How to Grow Strelitzia (Bird of Paradise)

Tips for Growing and Blooming Indoors

Close-Up Of Red Flower Blooming Outdoors
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The distinctive Strelitzia (bird of paradise) is one of the best known of all the tropical flowers and is a cousin to the banana. Surprisingly, the bird of paradise is easier to grow than many tropical plants. The plant is a vigorous, rapidly growing indoor plant. It can be moved outside in the summer, and in warmer climes, it thrives for half the year outside. Bird of paradise typically flowers in the late winter or early spring, but under optimal conditions, it flowers at other times.

Strelitzia Varieties

There are five Strelitzia species, but only two are grown as indoor plants: Strelitzia reginae (the orange bird of paradise) and Strelitzia nicolai (the white bird of paradise). These plants grow with upright leaves emerging directly from the soil; there is no trunk. The large leaves range between 12 and 18 inches long, and they can shred when exposed to windy conditions or when brushed in a busy hallway.

Grower's Tips

S. reginae and S. nicolai are beautiful plants that can be successfully grown inside. The biggest drawbacks are their size—they grow to 5 to 6 feet tall—and the fact that the plants need three to five years before they flower. They work well in massed plantings outside or as specimen plants in warm climates, where their flowers rise above the foliage for an impressive display.

The trick to successful growth indoors is providing lots of bright light with some direct sun, regular waterings and warmth. Feed with compost early in spring before new growth begins and then fertilize every week or so during the growing season. For the best chance of survival, grow the plant in a container that can be moved outside in warm summer months and then brought back inside for winter.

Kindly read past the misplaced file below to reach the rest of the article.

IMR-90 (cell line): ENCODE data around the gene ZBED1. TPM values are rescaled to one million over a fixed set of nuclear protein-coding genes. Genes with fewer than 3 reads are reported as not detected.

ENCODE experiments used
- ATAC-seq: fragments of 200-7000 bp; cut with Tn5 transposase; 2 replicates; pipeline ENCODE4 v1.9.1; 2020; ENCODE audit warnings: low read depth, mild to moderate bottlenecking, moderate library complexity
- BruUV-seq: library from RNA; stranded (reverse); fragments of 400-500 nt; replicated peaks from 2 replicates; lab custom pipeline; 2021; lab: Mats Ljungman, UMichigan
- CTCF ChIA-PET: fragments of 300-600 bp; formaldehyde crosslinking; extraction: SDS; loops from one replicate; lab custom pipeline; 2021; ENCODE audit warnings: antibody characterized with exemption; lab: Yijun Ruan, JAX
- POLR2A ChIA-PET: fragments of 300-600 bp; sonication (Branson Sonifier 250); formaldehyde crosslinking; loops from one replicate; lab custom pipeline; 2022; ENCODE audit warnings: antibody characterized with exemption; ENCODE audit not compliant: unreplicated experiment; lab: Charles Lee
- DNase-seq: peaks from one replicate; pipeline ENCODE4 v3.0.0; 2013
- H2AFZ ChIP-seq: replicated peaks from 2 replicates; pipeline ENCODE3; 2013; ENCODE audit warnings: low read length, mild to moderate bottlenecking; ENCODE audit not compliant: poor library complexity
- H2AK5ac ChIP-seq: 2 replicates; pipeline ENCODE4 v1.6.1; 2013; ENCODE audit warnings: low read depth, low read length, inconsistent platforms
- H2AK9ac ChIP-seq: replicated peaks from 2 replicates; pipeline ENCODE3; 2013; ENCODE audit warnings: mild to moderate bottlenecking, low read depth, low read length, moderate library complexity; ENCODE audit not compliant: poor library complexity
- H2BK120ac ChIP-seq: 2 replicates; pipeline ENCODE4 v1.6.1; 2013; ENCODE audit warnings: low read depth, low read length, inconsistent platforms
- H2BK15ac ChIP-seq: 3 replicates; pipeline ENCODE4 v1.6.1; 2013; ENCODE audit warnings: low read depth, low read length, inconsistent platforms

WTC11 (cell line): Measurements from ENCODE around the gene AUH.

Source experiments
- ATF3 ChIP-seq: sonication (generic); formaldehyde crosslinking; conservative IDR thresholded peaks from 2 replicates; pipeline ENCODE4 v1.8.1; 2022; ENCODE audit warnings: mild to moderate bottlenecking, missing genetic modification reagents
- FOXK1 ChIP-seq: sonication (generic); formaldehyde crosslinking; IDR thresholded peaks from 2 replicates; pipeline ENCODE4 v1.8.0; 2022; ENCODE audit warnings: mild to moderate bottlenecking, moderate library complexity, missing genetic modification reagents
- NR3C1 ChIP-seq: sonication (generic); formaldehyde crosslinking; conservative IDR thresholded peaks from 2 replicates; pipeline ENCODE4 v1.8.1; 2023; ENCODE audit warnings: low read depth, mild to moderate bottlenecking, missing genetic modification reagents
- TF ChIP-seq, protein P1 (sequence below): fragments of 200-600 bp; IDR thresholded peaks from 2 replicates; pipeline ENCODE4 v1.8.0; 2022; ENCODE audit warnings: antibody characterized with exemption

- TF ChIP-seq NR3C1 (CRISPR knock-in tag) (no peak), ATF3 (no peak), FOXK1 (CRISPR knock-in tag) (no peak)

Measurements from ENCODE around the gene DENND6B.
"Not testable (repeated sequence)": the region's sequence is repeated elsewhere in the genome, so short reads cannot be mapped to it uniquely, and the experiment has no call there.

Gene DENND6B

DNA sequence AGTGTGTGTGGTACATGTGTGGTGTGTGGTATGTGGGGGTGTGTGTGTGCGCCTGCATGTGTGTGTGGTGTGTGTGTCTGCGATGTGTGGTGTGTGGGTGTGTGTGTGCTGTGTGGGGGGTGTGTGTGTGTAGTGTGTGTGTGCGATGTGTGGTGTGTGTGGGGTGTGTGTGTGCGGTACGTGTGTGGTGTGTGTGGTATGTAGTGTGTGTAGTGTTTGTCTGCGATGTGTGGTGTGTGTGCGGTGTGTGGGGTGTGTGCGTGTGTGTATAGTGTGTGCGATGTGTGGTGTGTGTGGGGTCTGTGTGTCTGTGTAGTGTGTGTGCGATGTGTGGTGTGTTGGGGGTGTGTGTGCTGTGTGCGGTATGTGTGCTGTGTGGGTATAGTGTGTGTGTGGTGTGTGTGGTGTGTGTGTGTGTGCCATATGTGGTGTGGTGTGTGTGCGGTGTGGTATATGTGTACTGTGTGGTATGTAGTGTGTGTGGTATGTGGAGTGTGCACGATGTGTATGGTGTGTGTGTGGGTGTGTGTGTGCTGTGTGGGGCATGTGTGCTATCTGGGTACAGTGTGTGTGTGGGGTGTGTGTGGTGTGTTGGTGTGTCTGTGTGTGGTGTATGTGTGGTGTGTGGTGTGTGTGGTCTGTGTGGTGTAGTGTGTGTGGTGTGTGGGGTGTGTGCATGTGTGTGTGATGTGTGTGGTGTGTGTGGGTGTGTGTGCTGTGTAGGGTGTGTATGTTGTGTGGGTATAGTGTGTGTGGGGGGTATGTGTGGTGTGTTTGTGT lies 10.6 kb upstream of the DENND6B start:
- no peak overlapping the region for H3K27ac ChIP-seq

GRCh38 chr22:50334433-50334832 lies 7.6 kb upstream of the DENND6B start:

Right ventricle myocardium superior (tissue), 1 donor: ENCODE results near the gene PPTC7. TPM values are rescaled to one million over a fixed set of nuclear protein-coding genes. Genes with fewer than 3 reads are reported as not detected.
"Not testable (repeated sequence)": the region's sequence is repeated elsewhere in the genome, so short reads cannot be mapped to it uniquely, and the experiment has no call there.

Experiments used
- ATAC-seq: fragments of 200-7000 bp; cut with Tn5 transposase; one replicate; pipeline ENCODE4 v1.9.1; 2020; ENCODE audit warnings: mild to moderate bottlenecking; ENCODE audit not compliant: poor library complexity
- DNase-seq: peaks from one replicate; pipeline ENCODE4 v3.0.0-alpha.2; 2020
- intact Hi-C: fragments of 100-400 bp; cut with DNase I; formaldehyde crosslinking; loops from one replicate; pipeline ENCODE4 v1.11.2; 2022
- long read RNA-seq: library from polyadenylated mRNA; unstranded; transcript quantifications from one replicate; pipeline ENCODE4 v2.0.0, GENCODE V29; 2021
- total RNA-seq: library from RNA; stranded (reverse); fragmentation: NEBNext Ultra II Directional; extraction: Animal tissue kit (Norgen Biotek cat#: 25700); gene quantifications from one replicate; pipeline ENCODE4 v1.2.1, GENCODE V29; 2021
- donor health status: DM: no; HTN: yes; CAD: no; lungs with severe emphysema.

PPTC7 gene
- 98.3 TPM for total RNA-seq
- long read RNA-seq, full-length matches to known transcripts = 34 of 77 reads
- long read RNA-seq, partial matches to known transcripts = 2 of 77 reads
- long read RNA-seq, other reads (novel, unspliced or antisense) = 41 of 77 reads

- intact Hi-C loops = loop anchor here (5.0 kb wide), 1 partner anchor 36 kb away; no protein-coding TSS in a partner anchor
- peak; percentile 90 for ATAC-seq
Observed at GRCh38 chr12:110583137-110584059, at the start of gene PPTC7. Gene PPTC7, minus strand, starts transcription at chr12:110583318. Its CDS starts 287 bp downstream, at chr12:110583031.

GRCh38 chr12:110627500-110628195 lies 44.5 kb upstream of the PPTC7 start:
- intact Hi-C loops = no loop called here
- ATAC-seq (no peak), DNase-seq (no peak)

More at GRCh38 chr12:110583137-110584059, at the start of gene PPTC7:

To bring the plant to bloom once is it four to five years old, keep it pot-bound. Give it plenty of sun and feed it on schedule.

Bird of Paradise Growing Conditions

Attention to the basics keeps this showpiece in the best health.

  • Light: This plant needs bright light, even including some direct sunlight, to bloom well. However, it requires shielding in direct midday summer sun, which can burn the leaves of younger plants. A good position is in a room with windows facing east or west. Avoid rooms with only a north-facing window.
  • Water: Keep the soil continually moist throughout the year. You don't want it to be waterlogged, but you can expect to need to water it daily in the spring and summer as it loses moisture through its big leaves. Bird of paradise prefers high humidity and you might want to keep a spray bottle handy to mist it if your home is dry. If overwatered the plant will develop crunchy brown leaves. If underwatered the leaves farthest from the center will turn yellow.
  • Temperature: Keep the air temperature above 60 F in the winter. This is not a cold-tolerant plant, and it recovers slowly from frost damage.
  • Soil: Use rich, well-drained potting mix.
  • Fertilizer: Feed in springtime with slow-release pellets or weekly during growing season with liquid fertilizer. This plant is a heavy feeder.

    Propagation

    Bird of paradise is easy to propagate by division of the underground rhizome when you repot it. Separate a shoot with at least three leaves. It can be grown from seed, but division is easier. It can take months for the seeds to germinate. Divide infrequently because crowded clumps produce the most blooms.

    Repotting a Bird of Paradise

    These are rapidly-growing plants that need to reach a certain size before they'll bloom. Repot every spring into a somewhat larger pot. A bird of paradise that is 3 to 4 feet tall grows well in a 10-inch pot. A 5- to 7-foot plant usually thrives in a 14-inch pot. Once it reaches maturity, you will want it to be pot-bound so it will bloom. If you repot it, you will disrupt the bloom cycle.

    Bird of Paradise Problems

    Monitor the plant for aphids, scale, and mites. If you see them, use insecticidal soap for control, but be sure to apply it to the underside of the leaves. Bird of paradise is also susceptible to Botrytis cinerea (gray mold). Flowers and leaves with this condition will develop dark spots and then a layer of gray mold. Remove the affected parts of the plant and give your plant regular airing.

    The plant is mildly toxic to dogs, cats, and people, but it takes eating quite a bit of it to have an effect.